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We’re all for giving law enforcement the tools necessary to do their jobs quickly and efficiently within the law.

And we’re all for protecting the constitutional rights of citizens, particularly when it comes to protections against unreasonable search and seizures under the Fourth Amendment. That goes for homes and apartments, vehicles and, yes, smartphones, cellphones and tablets that carry a vast array of personal information.

We raise these issues today because the Racine County Sheriff’s Office just got permission to add a new device to its law enforcement arsenal — a Cellebrite, a device developed in Israel, and it’s a jim-dandy.

The Cellebrite, a small portable device, can crack open the records and data on a cellphone or other device in minutes and clone it into the hands of law enforcement. That could include the phone or tablet’s call activity, phone book information, stored voicemails and text messages, photos and videos, passwords, apps and geolocation information that show where the device has been. Yes, it could even be used to find hidden and deleted phone data.

It is a powerful tool, and the Racine County Board this month gave approval to the Sheriff’s Office to purchase one through a grant from the Wisconsin Department of Justice for $11,500.

In pitching the need for the purchase to the board, Sheriff’s Dept. Lt. Cary Madrigal said the device would help the department combat sex offenders and drug dealers by allowing investigators to download devices like cellphones and tablets.

“Years ago, we would have to send it up to the (State) Crime Lab and it would be six to eight weeks before we would get a response back,” Lt. Madrigal said. “Having these now at departments where we can physically download the items on your phone or tablet, obviously with those pieces of evidence we can close a case a lot sooner than later.”

So, yes, this has some definite efficiency advantages for law enforcement.

When asked if police would need a warrant to use the Cellebrite, Madrigal responded: “The majority (of circumstances), yes, you have to get a warrant.” That’s reassuring, because a warrant needs to be signed by a judge after police have demonstrated probable cause that a crime has been committed. Warrants are typically narrowly drawn and specify what can be searched.

But a ring tone of alarm went off when Madrigal began discussing how allowing law enforcement to access a phone could help an innocent person prove their innocence.

“I wouldn’t want to open my phone to anyone here,” Madrigal said. “If someone accuses me of sending them something or taking a picture of something, you wouldn’t need a search warrant. I would be very apt to say ‘take it’ … I look at it like if you are innocent what do you have to hide? Unless there are things on your phone that you don’t want people to see.”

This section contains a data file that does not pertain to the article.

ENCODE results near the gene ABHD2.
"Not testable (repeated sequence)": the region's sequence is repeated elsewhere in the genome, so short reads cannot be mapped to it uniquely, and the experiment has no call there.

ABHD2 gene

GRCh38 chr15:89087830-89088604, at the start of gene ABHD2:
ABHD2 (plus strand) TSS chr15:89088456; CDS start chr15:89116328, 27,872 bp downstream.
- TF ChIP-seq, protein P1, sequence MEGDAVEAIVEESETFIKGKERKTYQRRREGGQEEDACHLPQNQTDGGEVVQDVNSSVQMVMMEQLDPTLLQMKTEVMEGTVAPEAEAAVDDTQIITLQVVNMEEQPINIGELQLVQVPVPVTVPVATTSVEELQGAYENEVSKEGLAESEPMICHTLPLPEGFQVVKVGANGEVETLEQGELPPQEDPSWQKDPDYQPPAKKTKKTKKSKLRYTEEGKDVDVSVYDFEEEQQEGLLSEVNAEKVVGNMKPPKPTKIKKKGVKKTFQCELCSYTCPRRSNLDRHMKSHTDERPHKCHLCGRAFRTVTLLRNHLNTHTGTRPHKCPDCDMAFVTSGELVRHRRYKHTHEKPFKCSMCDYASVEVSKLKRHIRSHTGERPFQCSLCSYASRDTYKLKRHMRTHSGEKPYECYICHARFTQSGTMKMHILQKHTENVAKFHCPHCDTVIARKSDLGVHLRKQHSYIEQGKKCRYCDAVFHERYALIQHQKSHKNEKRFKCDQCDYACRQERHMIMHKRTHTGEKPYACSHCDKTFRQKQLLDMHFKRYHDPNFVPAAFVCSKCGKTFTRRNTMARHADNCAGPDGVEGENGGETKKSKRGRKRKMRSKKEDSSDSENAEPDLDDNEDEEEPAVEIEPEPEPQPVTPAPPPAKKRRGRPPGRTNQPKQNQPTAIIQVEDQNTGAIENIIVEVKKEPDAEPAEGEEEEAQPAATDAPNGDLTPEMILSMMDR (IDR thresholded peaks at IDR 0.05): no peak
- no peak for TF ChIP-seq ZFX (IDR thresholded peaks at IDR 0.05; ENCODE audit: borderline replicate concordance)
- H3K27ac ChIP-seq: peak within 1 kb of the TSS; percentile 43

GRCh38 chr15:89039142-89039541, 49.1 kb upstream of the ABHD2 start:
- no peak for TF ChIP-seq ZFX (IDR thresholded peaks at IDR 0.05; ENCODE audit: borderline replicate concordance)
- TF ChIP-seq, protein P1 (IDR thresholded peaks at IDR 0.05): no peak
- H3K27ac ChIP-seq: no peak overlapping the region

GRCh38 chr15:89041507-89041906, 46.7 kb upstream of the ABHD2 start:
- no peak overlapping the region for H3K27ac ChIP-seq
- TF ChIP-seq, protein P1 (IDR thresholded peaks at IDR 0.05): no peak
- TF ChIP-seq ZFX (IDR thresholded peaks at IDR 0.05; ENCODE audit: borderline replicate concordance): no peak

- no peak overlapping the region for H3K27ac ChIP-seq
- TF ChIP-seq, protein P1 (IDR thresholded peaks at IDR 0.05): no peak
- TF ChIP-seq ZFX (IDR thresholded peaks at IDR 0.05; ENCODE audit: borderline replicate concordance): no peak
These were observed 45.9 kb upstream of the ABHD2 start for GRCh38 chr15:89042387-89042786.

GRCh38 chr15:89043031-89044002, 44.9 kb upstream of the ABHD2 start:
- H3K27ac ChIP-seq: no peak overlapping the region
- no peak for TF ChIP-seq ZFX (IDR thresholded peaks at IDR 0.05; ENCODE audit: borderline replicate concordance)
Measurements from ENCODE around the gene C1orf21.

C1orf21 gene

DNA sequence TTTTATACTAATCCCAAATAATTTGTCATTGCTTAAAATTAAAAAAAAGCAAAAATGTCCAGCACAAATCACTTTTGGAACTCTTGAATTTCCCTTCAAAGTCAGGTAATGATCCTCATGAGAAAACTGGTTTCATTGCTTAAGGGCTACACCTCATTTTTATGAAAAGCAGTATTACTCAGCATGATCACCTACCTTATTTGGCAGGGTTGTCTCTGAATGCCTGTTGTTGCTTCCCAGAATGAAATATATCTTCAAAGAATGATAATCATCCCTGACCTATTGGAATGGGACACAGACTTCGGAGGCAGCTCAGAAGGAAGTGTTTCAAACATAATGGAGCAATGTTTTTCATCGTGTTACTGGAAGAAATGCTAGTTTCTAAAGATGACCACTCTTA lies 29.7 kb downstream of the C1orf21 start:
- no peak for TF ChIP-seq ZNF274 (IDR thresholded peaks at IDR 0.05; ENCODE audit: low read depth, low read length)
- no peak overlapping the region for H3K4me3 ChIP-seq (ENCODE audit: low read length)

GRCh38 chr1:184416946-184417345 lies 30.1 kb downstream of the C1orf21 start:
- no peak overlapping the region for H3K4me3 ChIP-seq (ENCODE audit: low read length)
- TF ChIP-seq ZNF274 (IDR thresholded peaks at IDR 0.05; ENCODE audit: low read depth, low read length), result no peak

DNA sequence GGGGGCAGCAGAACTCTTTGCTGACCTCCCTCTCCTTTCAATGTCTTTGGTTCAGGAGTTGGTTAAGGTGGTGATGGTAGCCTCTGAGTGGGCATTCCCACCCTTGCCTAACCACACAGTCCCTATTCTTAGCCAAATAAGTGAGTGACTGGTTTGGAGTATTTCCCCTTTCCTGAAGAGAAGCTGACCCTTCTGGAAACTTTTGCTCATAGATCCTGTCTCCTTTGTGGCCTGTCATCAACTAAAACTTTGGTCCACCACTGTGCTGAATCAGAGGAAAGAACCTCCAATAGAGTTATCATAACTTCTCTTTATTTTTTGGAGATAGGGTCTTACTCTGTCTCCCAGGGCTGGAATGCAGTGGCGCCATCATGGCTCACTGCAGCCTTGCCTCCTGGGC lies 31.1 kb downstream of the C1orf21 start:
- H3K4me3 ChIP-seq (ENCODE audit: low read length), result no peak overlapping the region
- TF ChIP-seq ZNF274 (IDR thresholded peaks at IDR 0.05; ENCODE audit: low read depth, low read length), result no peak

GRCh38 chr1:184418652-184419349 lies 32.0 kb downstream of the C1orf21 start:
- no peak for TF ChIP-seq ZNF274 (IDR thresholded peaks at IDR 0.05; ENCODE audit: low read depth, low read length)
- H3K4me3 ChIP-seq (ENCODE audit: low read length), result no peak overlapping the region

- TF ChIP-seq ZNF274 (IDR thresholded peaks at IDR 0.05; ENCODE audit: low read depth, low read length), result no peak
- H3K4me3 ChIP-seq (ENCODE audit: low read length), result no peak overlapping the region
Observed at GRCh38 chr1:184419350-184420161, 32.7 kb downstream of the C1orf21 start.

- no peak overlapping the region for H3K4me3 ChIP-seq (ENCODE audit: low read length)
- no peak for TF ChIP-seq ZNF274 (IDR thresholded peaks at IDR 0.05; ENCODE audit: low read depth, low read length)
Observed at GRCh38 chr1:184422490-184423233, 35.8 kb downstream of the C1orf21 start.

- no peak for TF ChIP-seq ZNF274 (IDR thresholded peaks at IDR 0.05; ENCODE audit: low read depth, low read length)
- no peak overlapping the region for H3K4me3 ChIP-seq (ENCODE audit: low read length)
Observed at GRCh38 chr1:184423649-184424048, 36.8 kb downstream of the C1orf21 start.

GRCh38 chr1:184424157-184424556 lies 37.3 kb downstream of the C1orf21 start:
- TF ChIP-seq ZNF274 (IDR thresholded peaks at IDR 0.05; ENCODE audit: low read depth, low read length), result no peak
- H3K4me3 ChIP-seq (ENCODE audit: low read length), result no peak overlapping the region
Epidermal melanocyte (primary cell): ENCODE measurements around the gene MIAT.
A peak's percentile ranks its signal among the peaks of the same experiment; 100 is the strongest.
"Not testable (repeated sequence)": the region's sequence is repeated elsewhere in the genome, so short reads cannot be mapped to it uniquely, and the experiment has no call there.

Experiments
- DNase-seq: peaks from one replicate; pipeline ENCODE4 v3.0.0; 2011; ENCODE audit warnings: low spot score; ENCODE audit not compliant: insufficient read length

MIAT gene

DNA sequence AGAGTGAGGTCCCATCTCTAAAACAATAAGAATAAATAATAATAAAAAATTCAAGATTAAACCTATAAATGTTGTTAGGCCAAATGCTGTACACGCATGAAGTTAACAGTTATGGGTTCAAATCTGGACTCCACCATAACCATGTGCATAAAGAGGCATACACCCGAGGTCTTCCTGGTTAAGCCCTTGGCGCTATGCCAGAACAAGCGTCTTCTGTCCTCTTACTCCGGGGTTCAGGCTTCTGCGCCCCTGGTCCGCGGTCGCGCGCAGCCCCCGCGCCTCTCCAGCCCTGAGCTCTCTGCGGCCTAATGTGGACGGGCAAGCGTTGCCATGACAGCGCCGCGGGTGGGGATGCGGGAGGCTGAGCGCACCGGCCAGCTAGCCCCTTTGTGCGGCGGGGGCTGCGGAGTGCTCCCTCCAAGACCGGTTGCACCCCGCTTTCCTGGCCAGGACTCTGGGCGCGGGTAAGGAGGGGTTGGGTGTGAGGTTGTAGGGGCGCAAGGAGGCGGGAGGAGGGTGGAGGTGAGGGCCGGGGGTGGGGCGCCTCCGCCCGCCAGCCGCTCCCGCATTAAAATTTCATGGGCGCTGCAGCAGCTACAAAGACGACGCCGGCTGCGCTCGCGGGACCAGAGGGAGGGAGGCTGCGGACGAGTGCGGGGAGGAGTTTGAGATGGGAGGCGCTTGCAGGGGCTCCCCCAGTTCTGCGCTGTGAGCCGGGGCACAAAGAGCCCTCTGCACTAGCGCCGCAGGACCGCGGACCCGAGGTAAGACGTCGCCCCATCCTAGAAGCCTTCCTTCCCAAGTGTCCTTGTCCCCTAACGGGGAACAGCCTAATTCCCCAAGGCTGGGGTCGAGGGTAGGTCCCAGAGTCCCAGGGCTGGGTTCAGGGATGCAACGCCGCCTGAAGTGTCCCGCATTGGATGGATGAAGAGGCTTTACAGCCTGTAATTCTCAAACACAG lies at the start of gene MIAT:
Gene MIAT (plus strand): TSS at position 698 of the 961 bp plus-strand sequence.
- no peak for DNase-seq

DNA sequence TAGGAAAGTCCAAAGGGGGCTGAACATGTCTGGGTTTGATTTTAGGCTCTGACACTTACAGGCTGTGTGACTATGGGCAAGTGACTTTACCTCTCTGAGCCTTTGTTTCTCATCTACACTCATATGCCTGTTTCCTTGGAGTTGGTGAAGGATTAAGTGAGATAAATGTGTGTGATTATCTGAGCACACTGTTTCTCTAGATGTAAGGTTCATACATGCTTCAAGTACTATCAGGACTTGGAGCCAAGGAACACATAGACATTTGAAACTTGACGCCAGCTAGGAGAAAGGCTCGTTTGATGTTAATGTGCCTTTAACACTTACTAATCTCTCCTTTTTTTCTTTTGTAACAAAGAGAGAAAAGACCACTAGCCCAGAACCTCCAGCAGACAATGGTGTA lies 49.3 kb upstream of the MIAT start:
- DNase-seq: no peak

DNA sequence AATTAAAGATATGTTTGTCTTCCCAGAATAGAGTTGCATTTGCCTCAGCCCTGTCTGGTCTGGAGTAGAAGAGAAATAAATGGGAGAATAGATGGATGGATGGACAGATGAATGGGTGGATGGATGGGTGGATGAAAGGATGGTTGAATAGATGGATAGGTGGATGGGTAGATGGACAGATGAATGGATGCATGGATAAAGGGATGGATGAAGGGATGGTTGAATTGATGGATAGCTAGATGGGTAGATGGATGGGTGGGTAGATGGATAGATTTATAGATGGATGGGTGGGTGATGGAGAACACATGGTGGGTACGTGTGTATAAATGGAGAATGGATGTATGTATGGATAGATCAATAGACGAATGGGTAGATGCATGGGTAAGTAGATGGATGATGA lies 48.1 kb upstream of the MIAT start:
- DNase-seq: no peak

That’s not a standard we’re comfortable with, and it doesn’t square with the Fourth Amendment.

It’s not outside the realm of possibility that, say after someone is involved in a traffic accident, a law officer might tell a motorist a witness or the other driver said he saw the motorist texting before the accident, followed by: “Do you mind if I look at your phone?” In fact, Lt. Madrigal said the Cellebrite would help with texting-while-driving enforcement. Some states have considered creating “implied consent” laws to authorize phone searches after serious automobile accidents.

But the thing about the Cellebrite is that it takes the whole enchilada — all your phone data — and not just the texts you sent in the 30 minutes before your accident. If a motorist consents to the “request” to “look at your phone,” he or she is presumably giving permission to examine data in every nook and cranny — photos, texts, deleted items, geotags, everything, even if that is not what the motorist intended.

“Do you mind if I look at your phone?” coming from a law officer is half request and half command; motorists — even innocent ones who would like to be on their way as soon as possible — know that a denial will result in raised suspicions of guilt; a likelihood of delay, at a minimum; and possible criminal charges at the other end of the spectrum.

That’s a coerced request for voluntary compliance.

We would hope that Sheriff Chris Schmaling lays down guidelines for the use of the Cellebrite that direct officers not to make that coercive request of citizens, and instead direct them to seek a warrant from a judge when they have probable cause that a crime has been committed.

So, too, those guidelines should determine when, and under what conditions, the seized personal phone data is expunged, particularly when there is no arrest or prosecution. Schmaling should make those policies public so county residents know how this device is being used by law officers. We would be glad to give him space on our Opinion page to delineate those policies.

The Cellebrite — with its massive capabilities — can be a good tool for law enforcement, but it also poses a danger for misuse and abuse of constitutional protections that need to be safeguarded.

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